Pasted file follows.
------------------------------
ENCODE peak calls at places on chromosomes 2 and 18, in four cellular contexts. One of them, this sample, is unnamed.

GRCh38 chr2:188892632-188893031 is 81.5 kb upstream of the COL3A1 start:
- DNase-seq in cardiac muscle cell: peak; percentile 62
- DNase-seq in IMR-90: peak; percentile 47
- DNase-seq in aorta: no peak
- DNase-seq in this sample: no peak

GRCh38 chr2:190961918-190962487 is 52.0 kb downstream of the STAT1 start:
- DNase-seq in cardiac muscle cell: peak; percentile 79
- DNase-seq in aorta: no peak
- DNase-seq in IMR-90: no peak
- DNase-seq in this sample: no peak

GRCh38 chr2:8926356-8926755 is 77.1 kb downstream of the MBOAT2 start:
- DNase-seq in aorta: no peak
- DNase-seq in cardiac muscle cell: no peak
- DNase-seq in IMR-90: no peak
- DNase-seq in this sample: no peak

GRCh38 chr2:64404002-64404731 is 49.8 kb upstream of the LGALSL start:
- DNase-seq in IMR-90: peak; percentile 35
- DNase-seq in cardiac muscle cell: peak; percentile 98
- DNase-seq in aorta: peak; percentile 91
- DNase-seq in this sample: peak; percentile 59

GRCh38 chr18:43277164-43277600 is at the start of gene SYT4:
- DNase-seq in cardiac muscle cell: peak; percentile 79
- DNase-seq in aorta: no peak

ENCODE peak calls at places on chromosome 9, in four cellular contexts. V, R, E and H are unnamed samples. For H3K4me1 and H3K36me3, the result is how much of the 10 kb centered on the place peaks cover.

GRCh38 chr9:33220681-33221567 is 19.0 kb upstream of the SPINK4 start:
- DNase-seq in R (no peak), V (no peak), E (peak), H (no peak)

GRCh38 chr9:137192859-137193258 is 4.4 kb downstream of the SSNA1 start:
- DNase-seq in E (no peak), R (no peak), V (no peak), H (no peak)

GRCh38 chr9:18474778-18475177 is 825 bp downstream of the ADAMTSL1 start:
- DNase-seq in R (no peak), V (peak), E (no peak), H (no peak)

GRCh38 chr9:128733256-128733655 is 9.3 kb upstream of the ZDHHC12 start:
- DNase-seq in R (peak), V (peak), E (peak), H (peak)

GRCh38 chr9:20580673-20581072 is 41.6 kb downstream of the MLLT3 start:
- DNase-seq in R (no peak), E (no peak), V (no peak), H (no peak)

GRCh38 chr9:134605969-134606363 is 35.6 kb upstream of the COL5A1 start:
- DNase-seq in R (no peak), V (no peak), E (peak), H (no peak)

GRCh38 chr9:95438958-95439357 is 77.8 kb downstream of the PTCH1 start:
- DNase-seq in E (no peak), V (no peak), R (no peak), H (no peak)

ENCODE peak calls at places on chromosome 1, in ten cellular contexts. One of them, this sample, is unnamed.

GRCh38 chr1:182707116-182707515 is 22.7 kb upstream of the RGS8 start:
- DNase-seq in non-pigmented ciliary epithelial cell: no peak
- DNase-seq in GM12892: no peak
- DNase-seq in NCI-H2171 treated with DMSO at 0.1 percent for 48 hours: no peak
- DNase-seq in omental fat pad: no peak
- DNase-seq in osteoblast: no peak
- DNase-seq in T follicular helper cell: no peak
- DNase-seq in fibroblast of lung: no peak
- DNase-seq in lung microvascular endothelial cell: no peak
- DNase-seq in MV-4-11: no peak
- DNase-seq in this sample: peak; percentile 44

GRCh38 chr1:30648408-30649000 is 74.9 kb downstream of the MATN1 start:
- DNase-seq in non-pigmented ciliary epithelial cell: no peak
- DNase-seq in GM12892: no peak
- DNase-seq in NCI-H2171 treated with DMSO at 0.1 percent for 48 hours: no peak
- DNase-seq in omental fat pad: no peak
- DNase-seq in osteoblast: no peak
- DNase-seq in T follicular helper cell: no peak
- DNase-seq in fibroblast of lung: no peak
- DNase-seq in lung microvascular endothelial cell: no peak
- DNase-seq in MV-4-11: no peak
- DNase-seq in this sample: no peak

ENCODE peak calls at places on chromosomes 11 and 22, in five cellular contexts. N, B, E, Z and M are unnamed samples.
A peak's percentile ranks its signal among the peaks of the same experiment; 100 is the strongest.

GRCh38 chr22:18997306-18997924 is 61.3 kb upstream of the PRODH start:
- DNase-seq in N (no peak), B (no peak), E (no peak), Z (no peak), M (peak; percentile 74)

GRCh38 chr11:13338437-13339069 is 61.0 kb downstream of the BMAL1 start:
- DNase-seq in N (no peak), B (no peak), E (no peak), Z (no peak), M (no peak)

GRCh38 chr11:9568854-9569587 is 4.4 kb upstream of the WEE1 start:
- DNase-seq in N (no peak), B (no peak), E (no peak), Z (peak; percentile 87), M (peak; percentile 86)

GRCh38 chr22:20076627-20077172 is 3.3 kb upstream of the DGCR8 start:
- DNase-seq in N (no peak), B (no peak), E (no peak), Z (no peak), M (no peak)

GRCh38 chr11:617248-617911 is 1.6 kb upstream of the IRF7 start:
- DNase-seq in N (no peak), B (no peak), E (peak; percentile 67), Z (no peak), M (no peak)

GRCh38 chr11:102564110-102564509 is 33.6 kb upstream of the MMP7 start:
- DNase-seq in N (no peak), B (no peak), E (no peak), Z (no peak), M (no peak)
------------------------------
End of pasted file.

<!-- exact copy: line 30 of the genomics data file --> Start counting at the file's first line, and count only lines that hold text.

GRCh38 chr9:18474778-18475177 is 825 bp downstream of the ADAMTSL1 start: